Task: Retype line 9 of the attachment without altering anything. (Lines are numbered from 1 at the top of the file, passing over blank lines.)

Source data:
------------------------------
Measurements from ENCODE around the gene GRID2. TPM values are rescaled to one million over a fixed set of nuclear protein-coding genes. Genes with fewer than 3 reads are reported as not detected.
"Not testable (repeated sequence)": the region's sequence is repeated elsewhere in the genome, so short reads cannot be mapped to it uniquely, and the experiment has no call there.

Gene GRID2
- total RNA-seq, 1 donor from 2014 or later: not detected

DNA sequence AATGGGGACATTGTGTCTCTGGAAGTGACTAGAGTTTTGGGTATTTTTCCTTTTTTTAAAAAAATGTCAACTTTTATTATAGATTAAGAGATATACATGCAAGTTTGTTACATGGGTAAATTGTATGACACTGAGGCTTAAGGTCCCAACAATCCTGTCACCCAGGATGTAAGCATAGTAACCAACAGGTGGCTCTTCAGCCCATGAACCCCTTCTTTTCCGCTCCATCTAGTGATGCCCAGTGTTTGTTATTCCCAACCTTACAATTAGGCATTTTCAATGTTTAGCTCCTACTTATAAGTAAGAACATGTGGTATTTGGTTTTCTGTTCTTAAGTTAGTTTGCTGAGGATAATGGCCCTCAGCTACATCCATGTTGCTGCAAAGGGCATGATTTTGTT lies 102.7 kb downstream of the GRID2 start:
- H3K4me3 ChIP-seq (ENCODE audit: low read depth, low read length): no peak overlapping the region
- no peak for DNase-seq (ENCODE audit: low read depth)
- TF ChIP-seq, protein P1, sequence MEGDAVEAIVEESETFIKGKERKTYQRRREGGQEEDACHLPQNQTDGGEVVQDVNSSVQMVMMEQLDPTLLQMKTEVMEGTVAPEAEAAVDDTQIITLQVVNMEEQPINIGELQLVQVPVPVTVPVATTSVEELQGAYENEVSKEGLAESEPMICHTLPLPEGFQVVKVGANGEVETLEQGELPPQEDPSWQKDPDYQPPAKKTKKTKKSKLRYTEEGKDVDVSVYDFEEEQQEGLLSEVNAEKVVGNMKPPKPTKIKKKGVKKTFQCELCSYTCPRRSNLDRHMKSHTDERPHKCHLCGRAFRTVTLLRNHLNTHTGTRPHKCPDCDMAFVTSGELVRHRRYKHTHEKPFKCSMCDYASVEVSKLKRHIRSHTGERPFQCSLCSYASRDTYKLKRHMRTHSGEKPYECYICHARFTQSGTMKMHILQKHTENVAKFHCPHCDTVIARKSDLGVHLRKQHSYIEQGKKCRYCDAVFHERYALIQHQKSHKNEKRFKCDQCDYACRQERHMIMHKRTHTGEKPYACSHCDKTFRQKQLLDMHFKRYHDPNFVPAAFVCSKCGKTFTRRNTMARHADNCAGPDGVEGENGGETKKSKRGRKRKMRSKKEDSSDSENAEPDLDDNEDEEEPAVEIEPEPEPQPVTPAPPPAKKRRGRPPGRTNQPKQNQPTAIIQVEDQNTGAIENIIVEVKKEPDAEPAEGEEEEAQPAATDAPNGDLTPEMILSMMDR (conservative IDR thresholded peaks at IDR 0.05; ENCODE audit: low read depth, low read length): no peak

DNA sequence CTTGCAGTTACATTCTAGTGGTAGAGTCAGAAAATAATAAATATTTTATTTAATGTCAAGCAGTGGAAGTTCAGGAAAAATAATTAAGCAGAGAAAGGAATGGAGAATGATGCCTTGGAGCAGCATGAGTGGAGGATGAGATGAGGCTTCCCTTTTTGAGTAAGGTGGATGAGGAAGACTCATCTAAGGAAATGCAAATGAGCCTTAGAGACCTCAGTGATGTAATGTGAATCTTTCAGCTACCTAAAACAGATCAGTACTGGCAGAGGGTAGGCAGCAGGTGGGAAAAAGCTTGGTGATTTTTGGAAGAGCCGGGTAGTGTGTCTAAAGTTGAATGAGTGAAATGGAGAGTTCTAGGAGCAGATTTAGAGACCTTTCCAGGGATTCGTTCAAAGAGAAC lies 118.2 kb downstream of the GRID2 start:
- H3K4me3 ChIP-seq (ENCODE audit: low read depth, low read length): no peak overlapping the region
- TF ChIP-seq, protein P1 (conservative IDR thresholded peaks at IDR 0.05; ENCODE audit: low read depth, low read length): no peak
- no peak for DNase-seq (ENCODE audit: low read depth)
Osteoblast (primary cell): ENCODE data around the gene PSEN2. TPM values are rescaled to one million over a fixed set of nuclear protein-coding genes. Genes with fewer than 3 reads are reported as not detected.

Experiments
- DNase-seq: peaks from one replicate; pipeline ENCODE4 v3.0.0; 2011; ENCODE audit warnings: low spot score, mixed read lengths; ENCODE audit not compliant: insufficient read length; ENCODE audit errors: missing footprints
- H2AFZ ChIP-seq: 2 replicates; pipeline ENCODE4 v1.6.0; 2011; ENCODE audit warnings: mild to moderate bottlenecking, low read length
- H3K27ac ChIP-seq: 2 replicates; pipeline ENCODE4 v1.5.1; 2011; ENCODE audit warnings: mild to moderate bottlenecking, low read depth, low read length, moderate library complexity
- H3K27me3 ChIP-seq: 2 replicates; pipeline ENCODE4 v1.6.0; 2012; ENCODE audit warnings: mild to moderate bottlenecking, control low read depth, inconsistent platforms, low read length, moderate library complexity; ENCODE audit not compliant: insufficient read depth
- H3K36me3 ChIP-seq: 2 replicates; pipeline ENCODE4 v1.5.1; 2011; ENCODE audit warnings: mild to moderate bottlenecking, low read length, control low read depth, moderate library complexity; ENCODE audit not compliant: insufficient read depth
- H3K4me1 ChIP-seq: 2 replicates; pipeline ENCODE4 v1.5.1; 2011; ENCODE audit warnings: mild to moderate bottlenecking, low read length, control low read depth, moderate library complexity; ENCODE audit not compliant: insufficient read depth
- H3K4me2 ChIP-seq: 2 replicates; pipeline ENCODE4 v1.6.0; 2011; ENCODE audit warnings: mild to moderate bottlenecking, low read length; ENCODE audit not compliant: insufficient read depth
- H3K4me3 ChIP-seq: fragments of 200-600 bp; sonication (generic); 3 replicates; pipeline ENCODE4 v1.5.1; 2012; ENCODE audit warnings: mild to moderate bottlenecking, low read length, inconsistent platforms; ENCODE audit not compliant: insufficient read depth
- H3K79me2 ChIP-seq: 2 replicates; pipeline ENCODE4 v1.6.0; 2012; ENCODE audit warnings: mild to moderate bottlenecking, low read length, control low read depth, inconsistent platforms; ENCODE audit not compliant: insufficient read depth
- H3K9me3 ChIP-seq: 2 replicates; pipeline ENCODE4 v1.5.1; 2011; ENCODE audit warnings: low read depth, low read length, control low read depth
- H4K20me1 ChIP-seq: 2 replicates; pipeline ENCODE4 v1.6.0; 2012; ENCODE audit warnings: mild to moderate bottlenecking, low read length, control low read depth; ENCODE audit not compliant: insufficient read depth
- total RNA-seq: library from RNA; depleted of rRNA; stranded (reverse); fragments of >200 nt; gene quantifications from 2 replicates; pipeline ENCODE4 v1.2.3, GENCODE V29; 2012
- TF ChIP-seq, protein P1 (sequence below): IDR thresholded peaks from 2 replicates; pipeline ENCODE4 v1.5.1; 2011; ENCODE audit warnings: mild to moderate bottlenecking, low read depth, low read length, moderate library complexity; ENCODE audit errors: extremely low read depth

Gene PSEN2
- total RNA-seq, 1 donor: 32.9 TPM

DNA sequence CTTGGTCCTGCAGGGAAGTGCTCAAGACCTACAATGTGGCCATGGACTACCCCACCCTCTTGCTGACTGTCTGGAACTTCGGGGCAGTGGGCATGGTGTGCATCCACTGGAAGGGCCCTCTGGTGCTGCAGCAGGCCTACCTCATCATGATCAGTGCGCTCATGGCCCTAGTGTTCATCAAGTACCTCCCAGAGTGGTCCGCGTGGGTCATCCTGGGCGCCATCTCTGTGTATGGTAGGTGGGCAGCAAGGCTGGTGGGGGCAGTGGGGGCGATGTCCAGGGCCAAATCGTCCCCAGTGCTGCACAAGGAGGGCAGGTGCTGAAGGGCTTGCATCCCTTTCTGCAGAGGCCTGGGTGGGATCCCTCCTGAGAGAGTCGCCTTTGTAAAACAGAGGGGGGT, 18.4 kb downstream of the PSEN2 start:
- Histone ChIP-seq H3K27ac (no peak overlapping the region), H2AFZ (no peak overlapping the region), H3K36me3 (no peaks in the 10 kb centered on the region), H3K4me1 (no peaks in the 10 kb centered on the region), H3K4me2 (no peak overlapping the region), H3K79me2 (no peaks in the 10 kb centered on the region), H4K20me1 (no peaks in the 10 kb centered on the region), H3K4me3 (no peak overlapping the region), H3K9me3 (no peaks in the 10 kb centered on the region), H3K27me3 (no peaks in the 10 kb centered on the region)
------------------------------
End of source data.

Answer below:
DNA sequence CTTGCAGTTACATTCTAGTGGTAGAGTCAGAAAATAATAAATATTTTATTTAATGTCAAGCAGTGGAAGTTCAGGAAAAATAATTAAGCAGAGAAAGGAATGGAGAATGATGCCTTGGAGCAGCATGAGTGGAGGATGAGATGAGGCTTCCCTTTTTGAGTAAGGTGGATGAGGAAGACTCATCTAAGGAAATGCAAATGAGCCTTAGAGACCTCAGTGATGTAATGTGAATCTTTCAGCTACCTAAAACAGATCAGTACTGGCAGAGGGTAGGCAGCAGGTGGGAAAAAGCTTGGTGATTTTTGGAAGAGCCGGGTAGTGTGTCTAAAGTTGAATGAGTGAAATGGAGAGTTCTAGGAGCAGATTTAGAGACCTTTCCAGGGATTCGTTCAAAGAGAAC lies 118.2 kb downstream of the GRID2 start: